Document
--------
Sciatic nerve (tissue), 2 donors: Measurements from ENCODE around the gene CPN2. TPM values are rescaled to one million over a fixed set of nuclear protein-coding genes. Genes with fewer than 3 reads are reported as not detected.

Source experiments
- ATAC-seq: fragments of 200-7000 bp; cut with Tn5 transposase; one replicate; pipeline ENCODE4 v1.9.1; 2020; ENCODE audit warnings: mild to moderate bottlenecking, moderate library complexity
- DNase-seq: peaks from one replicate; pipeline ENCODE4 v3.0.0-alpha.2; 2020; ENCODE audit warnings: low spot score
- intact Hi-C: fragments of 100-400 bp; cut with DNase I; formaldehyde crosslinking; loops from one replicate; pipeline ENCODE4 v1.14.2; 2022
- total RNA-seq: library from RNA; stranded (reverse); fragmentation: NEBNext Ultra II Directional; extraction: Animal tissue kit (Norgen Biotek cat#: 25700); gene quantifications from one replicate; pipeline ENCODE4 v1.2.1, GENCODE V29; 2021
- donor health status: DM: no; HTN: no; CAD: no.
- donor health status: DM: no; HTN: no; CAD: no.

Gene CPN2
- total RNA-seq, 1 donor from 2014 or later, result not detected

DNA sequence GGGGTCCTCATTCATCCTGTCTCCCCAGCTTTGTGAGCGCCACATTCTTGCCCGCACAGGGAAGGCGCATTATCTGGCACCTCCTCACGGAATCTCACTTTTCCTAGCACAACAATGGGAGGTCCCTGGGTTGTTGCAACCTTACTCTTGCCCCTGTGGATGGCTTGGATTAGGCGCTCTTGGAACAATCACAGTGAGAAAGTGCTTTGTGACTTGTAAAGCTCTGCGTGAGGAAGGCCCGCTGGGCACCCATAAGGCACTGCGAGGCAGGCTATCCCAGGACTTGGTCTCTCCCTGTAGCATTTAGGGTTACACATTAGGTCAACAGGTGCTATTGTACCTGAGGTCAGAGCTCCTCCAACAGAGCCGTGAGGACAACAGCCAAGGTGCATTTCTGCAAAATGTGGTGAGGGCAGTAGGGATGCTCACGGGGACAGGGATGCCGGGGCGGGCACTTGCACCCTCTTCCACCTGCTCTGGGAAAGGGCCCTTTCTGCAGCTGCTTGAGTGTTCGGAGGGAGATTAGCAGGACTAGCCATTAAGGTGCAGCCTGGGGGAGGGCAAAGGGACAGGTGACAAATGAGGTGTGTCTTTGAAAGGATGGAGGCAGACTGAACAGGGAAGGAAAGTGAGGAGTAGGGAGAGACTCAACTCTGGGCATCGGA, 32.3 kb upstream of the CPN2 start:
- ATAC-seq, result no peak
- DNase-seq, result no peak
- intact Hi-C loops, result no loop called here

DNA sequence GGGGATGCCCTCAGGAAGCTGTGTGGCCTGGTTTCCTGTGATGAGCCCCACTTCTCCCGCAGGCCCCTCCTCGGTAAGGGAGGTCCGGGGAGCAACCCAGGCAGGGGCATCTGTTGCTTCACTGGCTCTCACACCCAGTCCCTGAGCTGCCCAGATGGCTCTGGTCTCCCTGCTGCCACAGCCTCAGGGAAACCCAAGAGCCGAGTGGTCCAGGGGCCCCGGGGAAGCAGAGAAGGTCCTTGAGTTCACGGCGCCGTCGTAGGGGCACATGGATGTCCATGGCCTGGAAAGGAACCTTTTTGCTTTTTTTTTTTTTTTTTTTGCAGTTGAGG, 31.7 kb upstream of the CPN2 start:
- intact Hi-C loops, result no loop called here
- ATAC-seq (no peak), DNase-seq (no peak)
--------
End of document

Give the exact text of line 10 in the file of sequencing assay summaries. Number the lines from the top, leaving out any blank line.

- total RNA-seq, 1 donor from 2014 or later, result not detected